What the new CMS staff turnover data means for nursing homes

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Ben Tengelson, VP of Data Science at IntelyCare

To make it easier for families and caregivers to assess the quality of nursing homes, the Center for Medicare & Medicaid Services (CMS) regularly releases data on its “Compare treatmentswebsite. Anyone can access the site and search for a facility to find COVID updates, quarterly quality scores, and information on inspections, penalties, ownership, and more.

Last month, CMS added additional metrics to how it rates nursing home quality. The information is now available for public consumption and will be considered in CMS’s facility quality scores from July 2022.

Staff turnover

Weekend staffing levels (nursing staff hours per resident per weekend day)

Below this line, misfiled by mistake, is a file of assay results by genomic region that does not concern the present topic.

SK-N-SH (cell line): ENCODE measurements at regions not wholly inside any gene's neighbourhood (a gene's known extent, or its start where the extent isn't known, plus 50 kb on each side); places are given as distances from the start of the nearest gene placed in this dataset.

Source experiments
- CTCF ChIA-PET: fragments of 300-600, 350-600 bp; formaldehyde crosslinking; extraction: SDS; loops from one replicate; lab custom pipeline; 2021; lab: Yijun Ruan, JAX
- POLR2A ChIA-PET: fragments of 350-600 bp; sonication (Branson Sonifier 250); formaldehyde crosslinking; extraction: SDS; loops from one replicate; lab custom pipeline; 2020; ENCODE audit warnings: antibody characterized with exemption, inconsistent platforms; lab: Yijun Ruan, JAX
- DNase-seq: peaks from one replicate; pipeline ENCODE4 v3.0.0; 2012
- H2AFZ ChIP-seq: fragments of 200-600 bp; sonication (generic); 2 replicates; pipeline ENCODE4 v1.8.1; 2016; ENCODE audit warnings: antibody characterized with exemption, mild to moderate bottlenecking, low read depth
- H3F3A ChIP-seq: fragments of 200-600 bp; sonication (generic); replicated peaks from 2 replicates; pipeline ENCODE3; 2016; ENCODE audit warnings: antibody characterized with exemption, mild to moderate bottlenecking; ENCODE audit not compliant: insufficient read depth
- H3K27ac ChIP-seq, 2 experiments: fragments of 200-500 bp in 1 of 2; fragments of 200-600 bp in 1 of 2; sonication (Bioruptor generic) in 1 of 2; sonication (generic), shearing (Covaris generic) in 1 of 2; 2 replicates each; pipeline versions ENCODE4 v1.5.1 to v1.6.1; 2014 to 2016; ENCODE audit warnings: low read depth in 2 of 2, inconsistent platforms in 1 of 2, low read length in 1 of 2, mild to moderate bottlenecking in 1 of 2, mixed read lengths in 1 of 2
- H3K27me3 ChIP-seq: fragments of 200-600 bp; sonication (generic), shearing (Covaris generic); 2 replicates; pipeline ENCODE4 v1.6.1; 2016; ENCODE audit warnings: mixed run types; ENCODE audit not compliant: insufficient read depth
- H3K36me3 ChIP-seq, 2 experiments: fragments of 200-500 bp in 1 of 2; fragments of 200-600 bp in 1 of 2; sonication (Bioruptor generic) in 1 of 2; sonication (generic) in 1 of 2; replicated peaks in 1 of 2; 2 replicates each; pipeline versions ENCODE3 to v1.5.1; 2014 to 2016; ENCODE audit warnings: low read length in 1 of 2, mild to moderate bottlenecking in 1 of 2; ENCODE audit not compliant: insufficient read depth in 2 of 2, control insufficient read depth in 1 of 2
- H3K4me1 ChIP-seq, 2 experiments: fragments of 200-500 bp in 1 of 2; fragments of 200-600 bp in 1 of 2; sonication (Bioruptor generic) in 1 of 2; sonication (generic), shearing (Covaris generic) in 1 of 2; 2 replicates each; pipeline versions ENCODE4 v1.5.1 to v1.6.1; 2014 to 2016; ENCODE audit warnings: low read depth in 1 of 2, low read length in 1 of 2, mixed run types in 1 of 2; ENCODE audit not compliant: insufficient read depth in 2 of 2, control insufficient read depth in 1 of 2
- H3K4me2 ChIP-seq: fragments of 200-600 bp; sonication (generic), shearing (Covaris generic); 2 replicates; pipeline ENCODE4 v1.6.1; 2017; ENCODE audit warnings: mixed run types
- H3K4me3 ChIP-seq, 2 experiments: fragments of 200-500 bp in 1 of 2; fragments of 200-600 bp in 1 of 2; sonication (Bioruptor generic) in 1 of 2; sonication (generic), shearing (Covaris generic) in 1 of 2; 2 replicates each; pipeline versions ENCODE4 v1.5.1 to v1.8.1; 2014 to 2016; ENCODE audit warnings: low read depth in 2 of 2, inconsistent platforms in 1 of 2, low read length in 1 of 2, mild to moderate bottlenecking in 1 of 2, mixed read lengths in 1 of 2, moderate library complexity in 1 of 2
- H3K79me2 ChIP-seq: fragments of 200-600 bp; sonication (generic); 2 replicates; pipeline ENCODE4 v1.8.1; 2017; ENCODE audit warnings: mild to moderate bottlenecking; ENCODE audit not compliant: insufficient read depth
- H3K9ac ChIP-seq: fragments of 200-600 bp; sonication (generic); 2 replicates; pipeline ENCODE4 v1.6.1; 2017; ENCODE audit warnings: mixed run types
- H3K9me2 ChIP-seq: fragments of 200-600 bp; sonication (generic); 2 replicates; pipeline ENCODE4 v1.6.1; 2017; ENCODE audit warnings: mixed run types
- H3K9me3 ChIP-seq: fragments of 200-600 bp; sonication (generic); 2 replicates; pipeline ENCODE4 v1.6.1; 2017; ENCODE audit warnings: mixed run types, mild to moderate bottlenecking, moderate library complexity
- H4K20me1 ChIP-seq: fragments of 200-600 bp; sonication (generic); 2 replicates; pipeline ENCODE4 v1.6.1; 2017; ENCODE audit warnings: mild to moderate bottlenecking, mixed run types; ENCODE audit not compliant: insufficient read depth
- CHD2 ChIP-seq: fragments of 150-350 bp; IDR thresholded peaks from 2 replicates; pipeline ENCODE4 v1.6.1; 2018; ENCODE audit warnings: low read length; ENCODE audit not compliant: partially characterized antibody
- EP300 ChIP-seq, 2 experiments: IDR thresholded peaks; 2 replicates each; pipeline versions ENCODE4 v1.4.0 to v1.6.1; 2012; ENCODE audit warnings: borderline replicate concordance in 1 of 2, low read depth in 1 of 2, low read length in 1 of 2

Admin turnover

Staffing has become a national issue affecting most industries, especially healthcare. Long-term care is particularly affected, as more than 400,000 providers have left since the start of the pandemic. This is why it is very important to understand the new measures, as they will impact your property’s star rating and ultimately the reimbursement seen by CMS. To help you, we’ve spent some time doing market research and analysis to share with the wider long-term care community.

With more and more nursing professionals looking for new ways to work and a deeper understanding of how things like COVID and weekend work preferences impact the ability to maintain appropriate staffing levels, one thing is abundantly clear: care homes will need to find ways beyond their full-time staff. to maintain their reputation with CMS.